In the current work, we examined feasibility of android robot-mediated interview training in a group of young adults with ASD by measuring self-report regarding self-confidence/performance and salivary cortisol levels. Greater self-confidence is important in tackling the target situation (12). Salivary cortisol provides a reliable, non-invasive metric of stress (13) and has been used to measure response to social situations (14–16). There is also evidence that cortisol is associated with self-confidence (17). In addition, recent work has suggested the importance of measuring both the physiological arousal level and the self-reporting score (18, 19) in individuals with ASD, which had already been utilized in a previous robot intervention study for typically developed subjects (20, 21). Therefore, we sought to assess both the self-reporting and physiological measures of arousal, to obtain a more objective view of the self-confidence in individuals with ASD.
Materials and Methods
Participants were young adults with ASD recruited from a Japanese medical center with specialization in treating developmental disorders. All procedures involving human participants were conducted in accordance with the ethical standards of the institutional and/or national research committee and with the 1964 Helsinki Declaration and its later amendments or comparable ethical standards. After a complete explanation of the study, all the participants provided written, informed consent. All participants agreed to participate in the study. Inclusion criteria included: (1) confirmed diagnosis of ASD based on DSM-5 criteria from supervising study psychiatrist (22), (2) ages 18–25 years, (3) unemployed workers who were actively seeking employment, and (4) scores over 30 on the Liebowitz Social Anxiety Scale (LSAS) (23) to confirm the presence of social anxiety. This clinician-administered scale consists of 24 items, 13 describing performance situations and 11 describing social interaction situations. Each of the items is separately rated for “fear” and “avoidance” using a 4-point categorical scale. Receiver operating curve analyses have shown that an LSAS score of 30 is correlated with minimal symptoms and is the best cutoff point for distinguishing between individuals with and those without social anxiety disorder (24, 25). This specific anxiety criterion was utilized for this preliminary study with the assumption that primary mechanism of effect of the android robot-mediated intervention would be related to reduced anxiety rather than skill enhancement per se (i.e., exposure tasks were relatively short series of content limited interactions with system).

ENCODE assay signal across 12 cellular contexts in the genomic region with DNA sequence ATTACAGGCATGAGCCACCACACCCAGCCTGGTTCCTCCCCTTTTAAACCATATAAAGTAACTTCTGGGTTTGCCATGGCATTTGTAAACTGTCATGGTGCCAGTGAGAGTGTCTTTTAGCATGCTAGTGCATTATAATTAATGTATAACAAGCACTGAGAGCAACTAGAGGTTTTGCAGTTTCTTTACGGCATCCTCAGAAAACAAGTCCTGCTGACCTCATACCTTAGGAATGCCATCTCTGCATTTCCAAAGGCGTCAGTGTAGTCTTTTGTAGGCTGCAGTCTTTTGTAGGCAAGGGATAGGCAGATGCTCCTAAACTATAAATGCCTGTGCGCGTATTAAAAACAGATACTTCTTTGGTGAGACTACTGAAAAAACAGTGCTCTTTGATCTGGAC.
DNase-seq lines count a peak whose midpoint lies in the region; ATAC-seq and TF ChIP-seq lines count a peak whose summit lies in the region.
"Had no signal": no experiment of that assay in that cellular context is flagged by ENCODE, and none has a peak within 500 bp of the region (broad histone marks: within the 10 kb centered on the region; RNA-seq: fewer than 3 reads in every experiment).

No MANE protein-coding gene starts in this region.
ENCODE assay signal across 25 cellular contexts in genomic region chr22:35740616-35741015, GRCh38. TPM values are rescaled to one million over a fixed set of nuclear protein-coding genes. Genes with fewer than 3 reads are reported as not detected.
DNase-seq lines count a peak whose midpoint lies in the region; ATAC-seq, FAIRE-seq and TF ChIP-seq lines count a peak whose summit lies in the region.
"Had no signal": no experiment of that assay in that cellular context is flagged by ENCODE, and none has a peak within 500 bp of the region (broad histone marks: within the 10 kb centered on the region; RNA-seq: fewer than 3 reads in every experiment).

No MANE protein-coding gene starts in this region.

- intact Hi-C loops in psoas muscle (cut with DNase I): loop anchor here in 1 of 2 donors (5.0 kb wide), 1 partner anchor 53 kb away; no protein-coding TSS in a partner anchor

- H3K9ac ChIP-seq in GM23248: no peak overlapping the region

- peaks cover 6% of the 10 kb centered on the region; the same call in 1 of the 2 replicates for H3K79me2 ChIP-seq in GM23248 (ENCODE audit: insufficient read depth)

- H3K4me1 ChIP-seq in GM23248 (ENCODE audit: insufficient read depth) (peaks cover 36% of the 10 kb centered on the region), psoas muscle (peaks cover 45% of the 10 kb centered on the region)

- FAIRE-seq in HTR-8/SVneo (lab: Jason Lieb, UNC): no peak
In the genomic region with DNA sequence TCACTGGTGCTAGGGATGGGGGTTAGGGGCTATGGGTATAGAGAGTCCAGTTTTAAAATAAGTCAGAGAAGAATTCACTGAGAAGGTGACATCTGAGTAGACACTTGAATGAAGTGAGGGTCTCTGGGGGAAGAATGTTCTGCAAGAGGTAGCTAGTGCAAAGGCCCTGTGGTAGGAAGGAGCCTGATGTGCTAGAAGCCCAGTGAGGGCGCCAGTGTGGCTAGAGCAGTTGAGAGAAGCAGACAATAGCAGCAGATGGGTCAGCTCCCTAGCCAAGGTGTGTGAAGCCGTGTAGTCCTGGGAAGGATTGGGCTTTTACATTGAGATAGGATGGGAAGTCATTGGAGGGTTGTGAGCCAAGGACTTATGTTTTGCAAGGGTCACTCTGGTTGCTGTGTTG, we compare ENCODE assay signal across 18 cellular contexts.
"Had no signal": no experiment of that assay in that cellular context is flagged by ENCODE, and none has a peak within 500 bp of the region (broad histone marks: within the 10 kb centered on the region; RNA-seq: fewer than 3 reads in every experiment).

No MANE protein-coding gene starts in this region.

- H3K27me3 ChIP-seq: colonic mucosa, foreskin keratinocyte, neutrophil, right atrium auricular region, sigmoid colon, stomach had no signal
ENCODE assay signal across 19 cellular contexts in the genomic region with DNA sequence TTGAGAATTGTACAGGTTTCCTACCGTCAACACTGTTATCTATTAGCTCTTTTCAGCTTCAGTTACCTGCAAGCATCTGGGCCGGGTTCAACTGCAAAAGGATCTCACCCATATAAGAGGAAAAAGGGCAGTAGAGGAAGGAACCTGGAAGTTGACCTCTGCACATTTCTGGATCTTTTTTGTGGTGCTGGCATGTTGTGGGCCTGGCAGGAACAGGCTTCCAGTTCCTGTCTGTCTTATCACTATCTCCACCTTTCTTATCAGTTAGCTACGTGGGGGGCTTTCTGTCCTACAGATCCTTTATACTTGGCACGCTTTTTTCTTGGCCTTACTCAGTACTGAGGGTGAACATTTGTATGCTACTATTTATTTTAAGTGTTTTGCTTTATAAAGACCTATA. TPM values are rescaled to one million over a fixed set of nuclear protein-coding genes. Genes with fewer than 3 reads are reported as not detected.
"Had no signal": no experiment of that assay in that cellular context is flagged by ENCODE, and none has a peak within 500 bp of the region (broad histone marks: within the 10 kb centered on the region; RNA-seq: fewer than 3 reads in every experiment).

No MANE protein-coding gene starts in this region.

Exclusion criteria included identified genetic and medical conditions (e.g., FMR1, Rett syndrome) from a registry. Child and adolescent psychiatrists collected information from guardians concerning developmental milestones (including joint attention, social interaction, pretend play, and repetitive behaviors, with onset prior to 3 years of age) and episodes (e.g., how the individual with ASD behaved at kindergarten and school). Additional professionals, such as teachers and social workers, provided further background based on their detailed observations of interactions with people (particularly non-family members), repetitive behaviors, obsessive/compulsive traits, and stereotyped behaviors. The first author confirmed the existing diagnoses using both diagnostic instruments and screening questionnaires, including the Pervasive Developmental Disorder–Autism Society Japan Rating Scale (PARS), which is a diagnostic interview-based scale for ASD developed in Japan (26). Sub and total scores of this scale correlate with the domain and total scores of the Autism Diagnostic Interview-Revised (27, 28).